Hops & Roses Brewery | Captain Lawrence Brewing Company | Elmsford, NY Beer Description: Liquid Gold aged in wine barrels with hibiscus, rose hips and elder flowers.
“A sour beer with herbs and flowers just seemed like a good fit in my mind. The beer has a two-part sourness that comes from the Brettanomyces, as well as the flavors of the hibiscus. The aromas are dominated by the elderflower and rose hips, which impart very floral and perfumy notes. Overall the beer is dry, refreshing, tart and lightly fruity…perfect for a spring day in New York.” – Scott Vaccaro, owner and head brewer
“We try to draw on what the local agriculture provides. Hibiscus is very local, as its known worldwide as a symbol of Hawaii. We often use these, dare I say “adjuncts” to enhance the experience by layering subtle flavors much like a good chef does with their food. None are ever a dominant flavor, they shouldn’t be—it’s beer.” – Garrett Marero, owner and brewmaster
Oh Face, Provisional Saison | Trinity Brewing | Colorado Springs, CO Beer Description: wild saison brewed with lavender and aged in French oak barrels.
“Traditional farmhouse versions incorporated a wide range of ingredients outside the realm of the “base four,” so brewing with flowers was a natural choice. I also use a few mild brettas (wild yeasts) in this beer, whose character is very compatible with the flavors of lavender. In fact, the combination of the specific yeasts along with lavender flower tips creates a unique cinnamon note, reminiscent of cupcakes.” – Jason Yester, president and brewmaster
Rose Petal Imperial Golden Ale | Caldera Brewing Company | Ashland, OR Beer Description: the beer is like a party at grandma’s house with intense, aromatic fragrance of roses. Brewed with real rose petals and Bulgarian rose water.
“I always wanted to brew with real rose petals—wanted that nice aroma. I choose a big golden ale so the alcohol would balance with the rose petals. I also choose this style as it does not contain dark malts, which would not compliment the rose petals” – James Mills, owner and head brewer
Jasmine Pale Ale | Rock Art Brewery | Morrisville, VT Beer Description: amber ale with nice malt sweetness and just a hint of jasmine and hops.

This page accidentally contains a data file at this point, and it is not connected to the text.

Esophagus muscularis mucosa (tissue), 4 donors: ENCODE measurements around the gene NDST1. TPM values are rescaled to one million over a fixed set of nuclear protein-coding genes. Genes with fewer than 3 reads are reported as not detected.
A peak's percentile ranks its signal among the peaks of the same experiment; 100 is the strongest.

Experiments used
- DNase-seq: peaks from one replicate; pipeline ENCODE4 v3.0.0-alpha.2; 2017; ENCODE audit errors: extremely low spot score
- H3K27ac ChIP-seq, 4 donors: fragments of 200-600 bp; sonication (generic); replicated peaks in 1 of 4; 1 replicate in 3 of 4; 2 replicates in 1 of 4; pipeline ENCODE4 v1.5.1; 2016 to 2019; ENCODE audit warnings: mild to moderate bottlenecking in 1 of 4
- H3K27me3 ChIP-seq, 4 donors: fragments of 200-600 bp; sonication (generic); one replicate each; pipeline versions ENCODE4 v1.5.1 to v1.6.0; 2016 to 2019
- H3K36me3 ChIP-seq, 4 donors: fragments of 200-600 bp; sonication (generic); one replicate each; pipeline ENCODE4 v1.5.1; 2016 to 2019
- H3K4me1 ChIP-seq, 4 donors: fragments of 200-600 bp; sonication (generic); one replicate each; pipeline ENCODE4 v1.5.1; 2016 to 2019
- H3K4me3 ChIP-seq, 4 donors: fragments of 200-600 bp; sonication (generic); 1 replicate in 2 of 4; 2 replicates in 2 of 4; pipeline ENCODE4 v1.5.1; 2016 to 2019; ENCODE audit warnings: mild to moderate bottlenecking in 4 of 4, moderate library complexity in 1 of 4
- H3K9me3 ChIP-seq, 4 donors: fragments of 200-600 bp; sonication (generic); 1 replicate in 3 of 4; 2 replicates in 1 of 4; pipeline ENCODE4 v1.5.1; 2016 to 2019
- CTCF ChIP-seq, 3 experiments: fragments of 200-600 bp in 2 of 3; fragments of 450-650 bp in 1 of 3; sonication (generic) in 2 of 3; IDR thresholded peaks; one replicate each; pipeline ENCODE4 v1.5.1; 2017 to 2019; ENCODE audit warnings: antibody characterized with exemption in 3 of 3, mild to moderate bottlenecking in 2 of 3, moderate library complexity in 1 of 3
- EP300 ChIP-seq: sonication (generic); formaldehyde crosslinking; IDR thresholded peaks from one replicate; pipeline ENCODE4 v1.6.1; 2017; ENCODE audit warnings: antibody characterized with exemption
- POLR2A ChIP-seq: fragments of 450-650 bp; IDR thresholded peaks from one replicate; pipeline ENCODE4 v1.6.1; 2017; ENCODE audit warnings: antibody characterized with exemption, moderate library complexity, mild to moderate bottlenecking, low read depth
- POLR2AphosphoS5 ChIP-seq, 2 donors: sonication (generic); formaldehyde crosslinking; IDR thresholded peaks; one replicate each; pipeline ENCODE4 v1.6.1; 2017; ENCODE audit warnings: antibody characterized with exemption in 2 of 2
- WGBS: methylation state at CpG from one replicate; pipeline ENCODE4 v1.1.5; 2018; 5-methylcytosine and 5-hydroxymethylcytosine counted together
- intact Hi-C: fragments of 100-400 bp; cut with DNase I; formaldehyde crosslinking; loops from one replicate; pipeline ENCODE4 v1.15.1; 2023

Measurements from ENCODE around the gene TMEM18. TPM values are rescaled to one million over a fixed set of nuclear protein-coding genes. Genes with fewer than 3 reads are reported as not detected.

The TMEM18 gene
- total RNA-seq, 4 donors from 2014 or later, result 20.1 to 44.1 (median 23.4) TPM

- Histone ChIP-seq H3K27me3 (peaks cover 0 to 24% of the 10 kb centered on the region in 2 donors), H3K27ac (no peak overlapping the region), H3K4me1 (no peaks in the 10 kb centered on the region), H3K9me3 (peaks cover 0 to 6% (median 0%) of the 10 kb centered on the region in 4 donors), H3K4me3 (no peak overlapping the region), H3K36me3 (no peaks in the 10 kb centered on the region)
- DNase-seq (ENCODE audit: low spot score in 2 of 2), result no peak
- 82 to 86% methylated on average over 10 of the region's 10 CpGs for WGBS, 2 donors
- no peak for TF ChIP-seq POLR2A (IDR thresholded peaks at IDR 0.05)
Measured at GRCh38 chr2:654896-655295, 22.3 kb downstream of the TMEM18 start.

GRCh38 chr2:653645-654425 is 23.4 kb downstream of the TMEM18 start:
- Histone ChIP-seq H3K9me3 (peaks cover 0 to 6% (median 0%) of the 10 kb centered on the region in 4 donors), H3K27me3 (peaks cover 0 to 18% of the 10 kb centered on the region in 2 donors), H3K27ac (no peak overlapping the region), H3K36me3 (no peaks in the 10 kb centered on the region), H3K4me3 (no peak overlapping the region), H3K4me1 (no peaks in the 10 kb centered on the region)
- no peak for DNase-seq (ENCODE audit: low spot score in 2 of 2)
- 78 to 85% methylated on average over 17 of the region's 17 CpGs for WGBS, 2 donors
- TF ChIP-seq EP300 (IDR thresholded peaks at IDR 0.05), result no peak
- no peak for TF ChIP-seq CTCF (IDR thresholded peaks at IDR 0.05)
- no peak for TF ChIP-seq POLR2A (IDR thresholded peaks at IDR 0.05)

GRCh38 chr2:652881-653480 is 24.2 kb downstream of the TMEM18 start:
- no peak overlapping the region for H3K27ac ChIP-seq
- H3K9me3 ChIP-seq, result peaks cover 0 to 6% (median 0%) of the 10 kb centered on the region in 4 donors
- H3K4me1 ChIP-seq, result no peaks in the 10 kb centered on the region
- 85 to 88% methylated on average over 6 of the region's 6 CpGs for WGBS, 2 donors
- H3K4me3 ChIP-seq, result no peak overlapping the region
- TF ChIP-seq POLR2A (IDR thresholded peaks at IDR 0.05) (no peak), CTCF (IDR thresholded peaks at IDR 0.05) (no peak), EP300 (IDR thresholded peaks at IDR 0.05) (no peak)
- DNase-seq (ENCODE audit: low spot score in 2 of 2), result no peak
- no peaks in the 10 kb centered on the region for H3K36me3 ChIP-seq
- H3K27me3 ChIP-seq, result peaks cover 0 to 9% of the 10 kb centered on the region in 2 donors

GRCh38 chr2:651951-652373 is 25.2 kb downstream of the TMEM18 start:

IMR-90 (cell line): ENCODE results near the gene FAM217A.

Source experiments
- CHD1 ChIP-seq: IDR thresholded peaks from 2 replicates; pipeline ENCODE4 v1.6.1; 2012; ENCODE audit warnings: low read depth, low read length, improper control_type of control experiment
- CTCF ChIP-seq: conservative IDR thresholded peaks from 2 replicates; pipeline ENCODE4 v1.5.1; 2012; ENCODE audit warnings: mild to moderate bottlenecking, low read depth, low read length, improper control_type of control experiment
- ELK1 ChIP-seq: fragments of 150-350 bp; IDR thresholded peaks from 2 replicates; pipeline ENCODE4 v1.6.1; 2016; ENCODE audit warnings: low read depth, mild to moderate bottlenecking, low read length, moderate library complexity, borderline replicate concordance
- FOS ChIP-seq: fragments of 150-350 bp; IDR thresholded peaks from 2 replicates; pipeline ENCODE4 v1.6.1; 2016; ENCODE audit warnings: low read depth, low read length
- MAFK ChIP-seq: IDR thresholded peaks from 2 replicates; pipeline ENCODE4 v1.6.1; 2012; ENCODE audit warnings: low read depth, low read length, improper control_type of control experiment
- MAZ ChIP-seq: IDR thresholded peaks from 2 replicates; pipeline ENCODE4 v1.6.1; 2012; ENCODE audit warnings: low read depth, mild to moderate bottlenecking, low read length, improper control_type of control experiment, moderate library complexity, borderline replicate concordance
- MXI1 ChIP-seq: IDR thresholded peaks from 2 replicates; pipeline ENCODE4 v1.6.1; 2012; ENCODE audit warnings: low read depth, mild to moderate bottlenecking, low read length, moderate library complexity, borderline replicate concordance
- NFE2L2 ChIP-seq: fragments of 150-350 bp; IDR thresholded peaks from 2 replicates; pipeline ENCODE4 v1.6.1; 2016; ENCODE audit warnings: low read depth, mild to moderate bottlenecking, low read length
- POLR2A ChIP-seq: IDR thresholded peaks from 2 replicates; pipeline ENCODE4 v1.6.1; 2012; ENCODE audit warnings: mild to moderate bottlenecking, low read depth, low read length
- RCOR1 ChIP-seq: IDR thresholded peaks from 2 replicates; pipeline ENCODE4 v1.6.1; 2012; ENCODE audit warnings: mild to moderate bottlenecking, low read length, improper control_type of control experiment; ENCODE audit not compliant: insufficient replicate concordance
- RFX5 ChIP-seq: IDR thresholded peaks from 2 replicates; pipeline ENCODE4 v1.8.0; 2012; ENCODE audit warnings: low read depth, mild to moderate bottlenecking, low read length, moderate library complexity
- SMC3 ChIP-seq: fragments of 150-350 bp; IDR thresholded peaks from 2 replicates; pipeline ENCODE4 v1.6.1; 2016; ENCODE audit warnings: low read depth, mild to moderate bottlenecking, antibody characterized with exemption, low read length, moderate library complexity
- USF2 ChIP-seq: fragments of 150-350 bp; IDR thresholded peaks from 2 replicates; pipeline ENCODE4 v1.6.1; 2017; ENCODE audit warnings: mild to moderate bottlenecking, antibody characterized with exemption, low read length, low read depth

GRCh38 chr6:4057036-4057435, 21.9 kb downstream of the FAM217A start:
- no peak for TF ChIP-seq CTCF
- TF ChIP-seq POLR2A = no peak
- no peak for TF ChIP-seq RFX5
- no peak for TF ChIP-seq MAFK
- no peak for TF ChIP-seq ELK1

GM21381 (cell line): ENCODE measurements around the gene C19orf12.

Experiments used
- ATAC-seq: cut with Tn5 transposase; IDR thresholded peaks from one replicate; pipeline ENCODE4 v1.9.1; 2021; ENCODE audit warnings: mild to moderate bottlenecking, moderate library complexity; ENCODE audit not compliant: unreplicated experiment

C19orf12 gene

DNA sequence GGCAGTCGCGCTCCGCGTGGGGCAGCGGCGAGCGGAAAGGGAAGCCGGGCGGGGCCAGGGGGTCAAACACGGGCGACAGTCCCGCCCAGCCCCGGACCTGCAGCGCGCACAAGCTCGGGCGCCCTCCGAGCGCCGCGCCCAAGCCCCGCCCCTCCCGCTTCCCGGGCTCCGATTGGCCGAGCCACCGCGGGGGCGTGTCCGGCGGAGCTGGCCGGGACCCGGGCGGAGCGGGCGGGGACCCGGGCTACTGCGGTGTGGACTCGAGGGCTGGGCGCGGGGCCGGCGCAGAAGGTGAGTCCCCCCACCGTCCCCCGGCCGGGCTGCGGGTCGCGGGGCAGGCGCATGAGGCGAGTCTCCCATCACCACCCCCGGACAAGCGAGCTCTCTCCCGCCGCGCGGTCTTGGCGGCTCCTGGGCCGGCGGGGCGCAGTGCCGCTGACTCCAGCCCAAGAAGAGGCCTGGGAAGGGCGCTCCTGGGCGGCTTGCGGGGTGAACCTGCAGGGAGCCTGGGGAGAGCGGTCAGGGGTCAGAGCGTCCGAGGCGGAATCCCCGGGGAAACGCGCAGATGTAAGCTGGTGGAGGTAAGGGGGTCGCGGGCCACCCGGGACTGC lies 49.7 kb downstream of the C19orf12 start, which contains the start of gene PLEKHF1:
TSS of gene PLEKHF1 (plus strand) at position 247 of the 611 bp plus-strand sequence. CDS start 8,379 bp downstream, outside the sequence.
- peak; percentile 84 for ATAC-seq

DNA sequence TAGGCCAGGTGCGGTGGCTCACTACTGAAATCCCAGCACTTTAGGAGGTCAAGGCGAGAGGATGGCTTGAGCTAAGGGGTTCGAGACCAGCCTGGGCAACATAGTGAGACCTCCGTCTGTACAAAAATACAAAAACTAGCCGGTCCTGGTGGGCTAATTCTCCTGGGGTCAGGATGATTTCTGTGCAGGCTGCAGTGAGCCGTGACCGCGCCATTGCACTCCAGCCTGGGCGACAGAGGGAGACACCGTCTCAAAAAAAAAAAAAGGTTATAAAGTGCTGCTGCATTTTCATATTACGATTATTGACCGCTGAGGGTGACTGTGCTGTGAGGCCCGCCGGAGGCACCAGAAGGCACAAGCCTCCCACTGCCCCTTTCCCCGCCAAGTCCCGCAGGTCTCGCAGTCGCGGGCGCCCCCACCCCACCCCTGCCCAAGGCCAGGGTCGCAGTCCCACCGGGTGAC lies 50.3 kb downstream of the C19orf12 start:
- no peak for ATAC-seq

“I like using alternative ingredients, it makes me feel a connection to the past when beers were made with lots different ingredients. Jasmine is unique, aromatic, romantic and some feel an aphrodisiac. Our Jasmine Pale Ale is a soft summer brew, herbal, flowery and aromatic, great for a summer day. There’s just enough hop flavor that the beer is not sweet, a little caramel malts for flavor and a light ruby color and jasmine in the aroma and flavor, very unique and both guys and gals enjoy it!” – Matt Nadeau, owner and brewer
Baudelaire Series iO Saison | Jolly Pumpkin Artisan Ales | Dexter, MI Description: red saison
“Farmhouse ales can have earthy spicy notes that work really well with the sweet aroma of many flowers—which often have an earthy note as well. Many flowers have bitter, tart and sweet flavor characteristics which again can work well with farmhouse style beers.” – Ron Jeffries, founder and brewmaster
Quick Wit | Fort George Brewery | Astoria, OR Beer Description: Belgian wit brewed with organic pale and wheat malts, ground coriander, organic lemongrass and wild-crafted elderflower.
“I was looking for something local and floral as our not-so “secret ingredient.” I looked into elderberries, but was soon sold on the elderflower as the answer. Just the right amount makes for a really interesting and quite delicious compliment to the coriander and wheat malt.” – Jack Harris, proprietor and brewmaster